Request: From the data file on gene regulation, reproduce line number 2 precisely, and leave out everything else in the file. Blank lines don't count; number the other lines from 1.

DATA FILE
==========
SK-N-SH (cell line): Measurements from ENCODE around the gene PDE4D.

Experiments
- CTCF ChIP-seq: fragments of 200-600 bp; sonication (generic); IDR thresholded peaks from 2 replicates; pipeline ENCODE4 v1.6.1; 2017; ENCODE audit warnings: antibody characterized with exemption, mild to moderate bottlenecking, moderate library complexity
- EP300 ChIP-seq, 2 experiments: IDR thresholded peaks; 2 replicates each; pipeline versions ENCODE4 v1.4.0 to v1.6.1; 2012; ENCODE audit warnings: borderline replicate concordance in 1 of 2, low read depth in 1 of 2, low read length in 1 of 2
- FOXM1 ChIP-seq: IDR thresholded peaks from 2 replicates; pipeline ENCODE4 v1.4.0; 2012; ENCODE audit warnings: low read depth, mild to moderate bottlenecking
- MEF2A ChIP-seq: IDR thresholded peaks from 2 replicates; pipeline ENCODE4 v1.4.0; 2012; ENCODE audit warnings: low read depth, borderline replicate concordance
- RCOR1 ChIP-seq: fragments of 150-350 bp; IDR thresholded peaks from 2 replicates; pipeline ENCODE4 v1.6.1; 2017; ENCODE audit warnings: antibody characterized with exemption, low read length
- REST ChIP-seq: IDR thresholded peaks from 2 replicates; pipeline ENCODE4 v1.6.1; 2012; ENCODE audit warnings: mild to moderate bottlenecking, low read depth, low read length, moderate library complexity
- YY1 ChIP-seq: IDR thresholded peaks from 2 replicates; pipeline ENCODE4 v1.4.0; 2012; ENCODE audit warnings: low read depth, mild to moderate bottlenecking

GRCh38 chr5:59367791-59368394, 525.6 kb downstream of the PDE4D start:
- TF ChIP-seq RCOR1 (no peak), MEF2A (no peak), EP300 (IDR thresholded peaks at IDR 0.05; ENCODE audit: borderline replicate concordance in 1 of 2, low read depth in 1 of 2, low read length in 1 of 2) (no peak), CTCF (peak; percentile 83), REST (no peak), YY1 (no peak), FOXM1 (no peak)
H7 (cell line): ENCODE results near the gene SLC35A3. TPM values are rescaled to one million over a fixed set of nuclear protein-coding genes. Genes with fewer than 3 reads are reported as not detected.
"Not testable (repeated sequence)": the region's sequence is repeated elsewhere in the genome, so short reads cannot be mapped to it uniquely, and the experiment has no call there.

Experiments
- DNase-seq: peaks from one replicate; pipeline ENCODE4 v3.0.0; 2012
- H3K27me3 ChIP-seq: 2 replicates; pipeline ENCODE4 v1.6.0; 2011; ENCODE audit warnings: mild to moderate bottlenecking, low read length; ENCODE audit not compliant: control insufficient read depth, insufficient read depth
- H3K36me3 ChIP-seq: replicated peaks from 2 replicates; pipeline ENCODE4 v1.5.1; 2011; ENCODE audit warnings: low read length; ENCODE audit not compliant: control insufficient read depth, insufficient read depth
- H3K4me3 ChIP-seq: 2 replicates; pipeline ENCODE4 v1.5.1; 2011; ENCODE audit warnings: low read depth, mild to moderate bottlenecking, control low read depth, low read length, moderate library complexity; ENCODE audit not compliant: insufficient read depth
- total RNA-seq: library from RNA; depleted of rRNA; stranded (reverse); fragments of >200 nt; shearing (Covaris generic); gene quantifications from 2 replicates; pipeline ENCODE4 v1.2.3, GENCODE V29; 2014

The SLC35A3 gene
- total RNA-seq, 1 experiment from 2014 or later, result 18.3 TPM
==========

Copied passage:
Experiments